Differentiate your practice: Couple advanced visualization software with multislice CT technology

By Stephen M. Bravo, MD
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Private Practice


Private radiology practices have watched their computed tomography (CT) revenues steadily erode over the past several years, thanks in large part to the bundling of different CPT codes by the Centers for Medicare and Medicaid Services (CMS), associated drops in reimbursement per CPT code, and an overall drop in CT utilization driven largely by adverse press coverage of ionizing radiation, especially with respect to the pediatric population. Indeed, CT examinations have been greatly supplanted by ultrasonography and MRI.

Nevertheless, the growing sophistication of advanced visualization (AV) software has allowed us to reinvigorate our CT services. While standard CT exams of the chest, abdomen and pelvis, brain, and sinuses have remained stagnant, advanced CT examinations such as CT coronary arteriography, neurovascular CT arteriography, and peripheral vascular CT arteriography have increased significantly with growing acceptance of these procedures by both the lay public and our referring physicians. Lung cancer screening with low-dose CT will also become increasingly important in the future.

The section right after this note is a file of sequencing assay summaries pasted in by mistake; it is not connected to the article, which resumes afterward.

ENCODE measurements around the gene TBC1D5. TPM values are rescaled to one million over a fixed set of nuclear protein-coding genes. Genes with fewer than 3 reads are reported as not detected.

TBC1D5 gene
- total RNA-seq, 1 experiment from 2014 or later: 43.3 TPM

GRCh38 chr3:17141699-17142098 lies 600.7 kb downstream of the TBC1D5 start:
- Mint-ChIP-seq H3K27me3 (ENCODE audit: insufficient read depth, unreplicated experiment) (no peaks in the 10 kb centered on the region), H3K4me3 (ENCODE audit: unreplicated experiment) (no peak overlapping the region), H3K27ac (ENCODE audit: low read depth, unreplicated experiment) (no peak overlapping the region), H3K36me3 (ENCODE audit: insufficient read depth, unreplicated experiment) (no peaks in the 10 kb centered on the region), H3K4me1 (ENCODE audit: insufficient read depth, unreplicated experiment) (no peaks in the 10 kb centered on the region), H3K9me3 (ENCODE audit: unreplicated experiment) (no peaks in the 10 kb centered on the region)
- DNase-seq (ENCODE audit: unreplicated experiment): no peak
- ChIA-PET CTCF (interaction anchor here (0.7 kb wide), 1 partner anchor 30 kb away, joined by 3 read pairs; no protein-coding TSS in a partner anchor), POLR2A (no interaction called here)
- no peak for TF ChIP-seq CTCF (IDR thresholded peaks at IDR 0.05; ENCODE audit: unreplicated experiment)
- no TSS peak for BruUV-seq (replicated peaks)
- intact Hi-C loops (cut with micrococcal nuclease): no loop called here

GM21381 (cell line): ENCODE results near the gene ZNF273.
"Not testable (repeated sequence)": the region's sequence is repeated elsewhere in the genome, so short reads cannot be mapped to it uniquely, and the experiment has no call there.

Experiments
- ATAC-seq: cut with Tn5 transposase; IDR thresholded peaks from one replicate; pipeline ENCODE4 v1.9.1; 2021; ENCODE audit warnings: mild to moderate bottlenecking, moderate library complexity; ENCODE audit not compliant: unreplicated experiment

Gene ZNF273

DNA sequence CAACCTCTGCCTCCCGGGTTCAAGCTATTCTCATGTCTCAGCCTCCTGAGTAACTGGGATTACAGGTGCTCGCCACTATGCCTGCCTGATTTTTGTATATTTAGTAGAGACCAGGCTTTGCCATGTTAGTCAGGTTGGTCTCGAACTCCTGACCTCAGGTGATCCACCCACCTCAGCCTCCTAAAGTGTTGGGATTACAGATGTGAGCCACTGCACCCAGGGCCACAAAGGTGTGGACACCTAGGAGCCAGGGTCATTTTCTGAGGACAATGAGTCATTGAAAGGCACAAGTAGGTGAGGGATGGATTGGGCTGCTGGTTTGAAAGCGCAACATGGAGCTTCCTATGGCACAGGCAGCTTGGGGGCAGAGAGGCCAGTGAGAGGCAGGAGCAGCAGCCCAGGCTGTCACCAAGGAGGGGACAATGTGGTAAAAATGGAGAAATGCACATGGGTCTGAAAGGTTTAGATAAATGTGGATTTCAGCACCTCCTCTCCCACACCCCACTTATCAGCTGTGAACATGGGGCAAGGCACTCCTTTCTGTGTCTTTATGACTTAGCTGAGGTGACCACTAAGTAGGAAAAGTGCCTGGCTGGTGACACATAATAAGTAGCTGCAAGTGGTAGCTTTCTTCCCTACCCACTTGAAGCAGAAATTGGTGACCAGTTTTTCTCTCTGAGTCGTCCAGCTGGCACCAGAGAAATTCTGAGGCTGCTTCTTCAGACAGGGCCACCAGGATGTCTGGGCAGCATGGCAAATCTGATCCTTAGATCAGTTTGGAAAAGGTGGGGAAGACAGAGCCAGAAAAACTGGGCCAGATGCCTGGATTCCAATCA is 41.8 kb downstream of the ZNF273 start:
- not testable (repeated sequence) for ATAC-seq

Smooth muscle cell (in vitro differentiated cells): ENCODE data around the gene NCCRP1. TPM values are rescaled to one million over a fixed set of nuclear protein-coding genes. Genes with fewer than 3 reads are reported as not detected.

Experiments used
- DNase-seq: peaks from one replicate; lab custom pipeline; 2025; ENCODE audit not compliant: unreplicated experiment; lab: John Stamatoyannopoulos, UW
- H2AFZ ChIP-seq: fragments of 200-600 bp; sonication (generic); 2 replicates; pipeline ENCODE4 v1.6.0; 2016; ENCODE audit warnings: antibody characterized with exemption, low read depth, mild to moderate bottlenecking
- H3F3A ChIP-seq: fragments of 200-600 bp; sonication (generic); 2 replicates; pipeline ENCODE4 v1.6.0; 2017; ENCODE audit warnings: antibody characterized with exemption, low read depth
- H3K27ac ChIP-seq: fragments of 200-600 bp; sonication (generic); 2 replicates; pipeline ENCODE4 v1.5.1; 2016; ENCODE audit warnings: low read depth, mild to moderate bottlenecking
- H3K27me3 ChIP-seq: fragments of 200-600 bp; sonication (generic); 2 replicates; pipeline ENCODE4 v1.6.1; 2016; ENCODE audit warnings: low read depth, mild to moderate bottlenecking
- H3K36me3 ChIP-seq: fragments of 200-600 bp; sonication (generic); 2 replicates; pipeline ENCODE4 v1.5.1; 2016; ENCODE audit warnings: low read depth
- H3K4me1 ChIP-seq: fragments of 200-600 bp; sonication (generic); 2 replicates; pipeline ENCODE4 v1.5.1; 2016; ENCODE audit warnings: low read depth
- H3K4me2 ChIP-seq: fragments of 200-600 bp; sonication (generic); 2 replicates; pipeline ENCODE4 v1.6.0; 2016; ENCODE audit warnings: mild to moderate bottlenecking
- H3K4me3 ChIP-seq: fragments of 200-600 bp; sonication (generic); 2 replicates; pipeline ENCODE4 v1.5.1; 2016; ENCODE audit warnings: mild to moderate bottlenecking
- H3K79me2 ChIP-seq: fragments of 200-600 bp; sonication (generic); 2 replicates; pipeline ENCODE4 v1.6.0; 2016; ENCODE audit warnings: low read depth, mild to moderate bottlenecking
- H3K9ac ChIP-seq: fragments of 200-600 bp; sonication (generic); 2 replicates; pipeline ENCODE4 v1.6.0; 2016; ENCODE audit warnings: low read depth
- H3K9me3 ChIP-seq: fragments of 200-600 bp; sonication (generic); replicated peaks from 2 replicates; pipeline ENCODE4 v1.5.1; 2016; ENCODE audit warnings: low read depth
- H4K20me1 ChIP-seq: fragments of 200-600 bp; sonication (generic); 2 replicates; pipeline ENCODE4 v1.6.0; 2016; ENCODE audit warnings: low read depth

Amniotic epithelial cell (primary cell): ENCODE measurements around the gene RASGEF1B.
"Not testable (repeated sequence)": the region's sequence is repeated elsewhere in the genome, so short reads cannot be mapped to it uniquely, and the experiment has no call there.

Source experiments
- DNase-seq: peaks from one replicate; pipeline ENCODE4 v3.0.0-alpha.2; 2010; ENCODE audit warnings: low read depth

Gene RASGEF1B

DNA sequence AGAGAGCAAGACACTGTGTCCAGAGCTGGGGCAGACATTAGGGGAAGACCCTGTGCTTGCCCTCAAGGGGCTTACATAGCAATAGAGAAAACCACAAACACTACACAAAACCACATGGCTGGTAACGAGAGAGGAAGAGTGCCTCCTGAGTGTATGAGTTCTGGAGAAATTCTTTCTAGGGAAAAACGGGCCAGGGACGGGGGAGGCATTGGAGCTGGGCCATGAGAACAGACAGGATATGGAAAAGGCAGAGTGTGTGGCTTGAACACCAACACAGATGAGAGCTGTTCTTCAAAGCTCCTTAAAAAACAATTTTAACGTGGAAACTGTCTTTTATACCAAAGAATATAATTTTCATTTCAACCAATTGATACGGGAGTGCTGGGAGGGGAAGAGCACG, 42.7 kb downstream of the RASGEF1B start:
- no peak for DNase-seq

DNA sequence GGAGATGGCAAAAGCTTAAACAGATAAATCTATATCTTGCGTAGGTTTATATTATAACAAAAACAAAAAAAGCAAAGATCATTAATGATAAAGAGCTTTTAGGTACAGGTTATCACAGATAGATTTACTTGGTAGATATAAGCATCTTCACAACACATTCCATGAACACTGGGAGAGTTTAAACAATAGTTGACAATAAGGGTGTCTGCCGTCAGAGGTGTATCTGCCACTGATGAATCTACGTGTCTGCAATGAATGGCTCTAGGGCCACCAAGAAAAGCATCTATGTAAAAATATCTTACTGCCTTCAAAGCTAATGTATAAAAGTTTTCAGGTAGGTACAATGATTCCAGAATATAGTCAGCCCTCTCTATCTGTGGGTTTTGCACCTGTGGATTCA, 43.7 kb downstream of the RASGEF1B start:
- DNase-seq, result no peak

The adoption of AV tools in conjunction with multislice CT has helped us to become much more proficient at delivering these more sophisticated CT applications. At Sand Lake Imaging, we combine 64-slice CT with the Siemens syngo.via AV software package, which permits rapid image manipulation. Indeed, images are transferred directly from the CT to the syngo.via AV server, where manipulation is performed by the CT technologist, who then forwards the images on to our PACS, permitting complete integration of raw data with the reconstructed images. The raw data, moreover, confers on the radiologist the ability to further manipulate the images as necessary.

These tools have markedly increased our ability to process these more-sophisticated examinations. Previously, evaluating these studies had been hampered by the significant amounts of time required by technologists to present images in a format acceptable to the reading radiologist. Today, coronary CTA reconstructions have dropped from 50 minutes to 10 minutes; CTA runoff and neurovascular arteriography raw data manipulation have dropped from 30 minutes to 10 minutes—thanks largely to automatic vessel tracing capabilities and a far more robust bone-removal software algorithm, which in turn have resulted in far more rapid turnaround from exam completion to presentation to the radiologist. The software’s ease of use has also increased radiologist productivity, leading to increased volume of these types of examinations without hurting the quality of service provided to our referring doctors.